Putting this consideration aside, our police department must not overlook the fact that it is indeed the state they owe their allegiance to, and not to the harsh and arbitrary rule of a particular government. That said, an immediate and unconditional release of all the detained lawyers and judges is required besides compensation for those who sustained injuries. Rather than viewing the lawyers as a group of rabble-rousers, which the current government certainly does, they should be saluted for their all-out struggle for a free judiciary.


The last chance

Shamshad Ahmad
Through February 18 elections, the people of Pakistan have spoken loud and clear. First and foremost, they have shown to the world that contrary to what General Musharraf has been telling his Western audiences in recent months, they are fully capable of practising real democracy with all its fundamental norms and values as are applicable to genuine democracies anywhere else in the world.
Our people have indeed opted for democracy and moderation. They have said no to religious extremism and violence. They have voted for the restoration of the 1973 Constitution and independence of judiciary, rule of law and fundamental freedoms including the media freedom. They want immediate reinstatement of the judges of the superior courts who were removed illegally on November 3 and those who refused to take oath under PCO.
In registering their verdict, the people have thwarted all the pre-poll conspiracies and manipulations seeking to distort the popular will. Despite the absence of a level-playing field and massive pre-poll rigging through a partisan caretaker set-up, subservient election commission and politically controlled local governments, the vigilance of the voters as well as close monitoring of the entire electoral process by local and foreign non-governmental organisations and civil society including the media prevented any major upset in the electoral results.
The people have given a clear verdict for an end to dictatorship. By voting against the disgraced Queue League for which Musharraf was openly canvassing till the very last day of electioneering, the people have in fact voted against Musharraf himself. They have thrown out his stalwart allies including 23 of his cabinet ministers not because they did not like them. They knew whose policies and agenda they represented. Bicycle became the symbol of rejection.
No wonder, this has been a vote of no-confidence against Musharraf. He must listen to the people. They want him to go. He should respect their voice and avail himself of this opportunity for an honourable exit. Those telling him that he is indispensable for Pakistan are no friends of his. They are sycophants or self-seekers and are merely securing their own future or interests. There is no eternity in life, not even politically.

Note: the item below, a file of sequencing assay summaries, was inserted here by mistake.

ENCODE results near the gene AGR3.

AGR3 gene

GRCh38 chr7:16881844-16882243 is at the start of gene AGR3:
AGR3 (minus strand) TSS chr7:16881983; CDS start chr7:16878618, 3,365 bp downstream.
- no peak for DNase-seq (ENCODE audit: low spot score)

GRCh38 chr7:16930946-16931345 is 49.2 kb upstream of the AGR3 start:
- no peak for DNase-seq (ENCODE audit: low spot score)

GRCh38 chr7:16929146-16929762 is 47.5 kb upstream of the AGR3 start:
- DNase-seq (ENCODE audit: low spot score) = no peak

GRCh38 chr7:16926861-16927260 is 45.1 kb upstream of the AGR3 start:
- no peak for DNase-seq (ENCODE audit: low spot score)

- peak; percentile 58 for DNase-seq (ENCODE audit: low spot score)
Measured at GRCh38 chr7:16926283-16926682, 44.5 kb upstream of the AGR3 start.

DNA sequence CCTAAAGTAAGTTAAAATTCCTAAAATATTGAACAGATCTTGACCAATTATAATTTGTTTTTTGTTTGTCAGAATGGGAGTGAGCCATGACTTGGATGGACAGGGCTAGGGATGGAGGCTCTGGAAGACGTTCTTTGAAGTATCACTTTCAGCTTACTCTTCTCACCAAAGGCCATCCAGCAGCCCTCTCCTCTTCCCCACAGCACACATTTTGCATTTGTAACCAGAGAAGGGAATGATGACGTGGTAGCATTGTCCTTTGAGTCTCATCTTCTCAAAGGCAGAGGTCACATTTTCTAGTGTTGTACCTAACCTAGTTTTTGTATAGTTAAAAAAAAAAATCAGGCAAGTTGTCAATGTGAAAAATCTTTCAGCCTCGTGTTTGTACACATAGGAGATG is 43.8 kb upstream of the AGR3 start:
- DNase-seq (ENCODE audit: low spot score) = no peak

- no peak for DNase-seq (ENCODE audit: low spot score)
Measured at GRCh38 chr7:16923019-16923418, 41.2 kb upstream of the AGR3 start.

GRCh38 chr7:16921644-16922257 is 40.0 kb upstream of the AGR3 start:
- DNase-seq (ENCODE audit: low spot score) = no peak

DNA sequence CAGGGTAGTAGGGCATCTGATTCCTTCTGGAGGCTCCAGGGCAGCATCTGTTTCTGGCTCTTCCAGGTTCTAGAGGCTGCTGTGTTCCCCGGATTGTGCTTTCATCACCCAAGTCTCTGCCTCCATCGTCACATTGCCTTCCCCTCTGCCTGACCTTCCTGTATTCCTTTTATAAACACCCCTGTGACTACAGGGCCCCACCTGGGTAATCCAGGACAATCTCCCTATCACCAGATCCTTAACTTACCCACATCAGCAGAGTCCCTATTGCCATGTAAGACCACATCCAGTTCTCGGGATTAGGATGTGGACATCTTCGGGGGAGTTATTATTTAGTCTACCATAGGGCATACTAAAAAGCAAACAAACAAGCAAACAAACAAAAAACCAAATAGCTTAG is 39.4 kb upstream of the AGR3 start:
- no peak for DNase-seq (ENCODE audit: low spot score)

Every one knew General Musharraf’s personal involvement with the Queue League which he himself cobbled together as “king’s party” in 2002 when he used state machinery and resources as well as arm-twisting through NAB apparatus for securing large scale defections from other major parties to huddle together a group of self-seekers and political wanderers familiarly knows as “Lotas.”
What a tragedy and an irony that this group of “political gnomes” started associating itself with Quaid-e-Azam. Had the Quaid been alive, he would have been embarrassed to see a gross misapplication of his name with a group of military sponsored feudal-based opportunistic politicians. The people were distressed to see the Quaid’s name, his visual clips and sound bites being part of highly negative election commercials. There could not have been a greater insult to the Founder of Pakistan being associated with the Queue League.
The people have been struggling for the rule of law and independence of judiciary since March last year when Musharraf precipitated the worst crisis of our history by trying to seek the Chief Justice’s unmannerly and unlawful removal from office. It was a crisis because of one man’s obsession for remaining in power at every cost and by all means, no matter what happens to the country or its people. He has shown no legal or moral restraint since then.
General Musharraf shocked the world through his November 3 extra-constitutional “emergency plus” in which he, as army chief, not only suspended the country’s constitution, promulgating a “provisional constitutional order” (PCO) but also illegally removed those judges of the superior courts who refused to take fresh oath under his PCO.
It was a ‘martial law’ in the name of “emergency plus” and an assault in one stroke on the constitution, the judiciary, the media and the fundamental rights of the people. The judges are being treated like prisoners. On December 15, the emergency was lifted but nothing was restored. Unfortunately, an individual’s personal whims became the law of the land.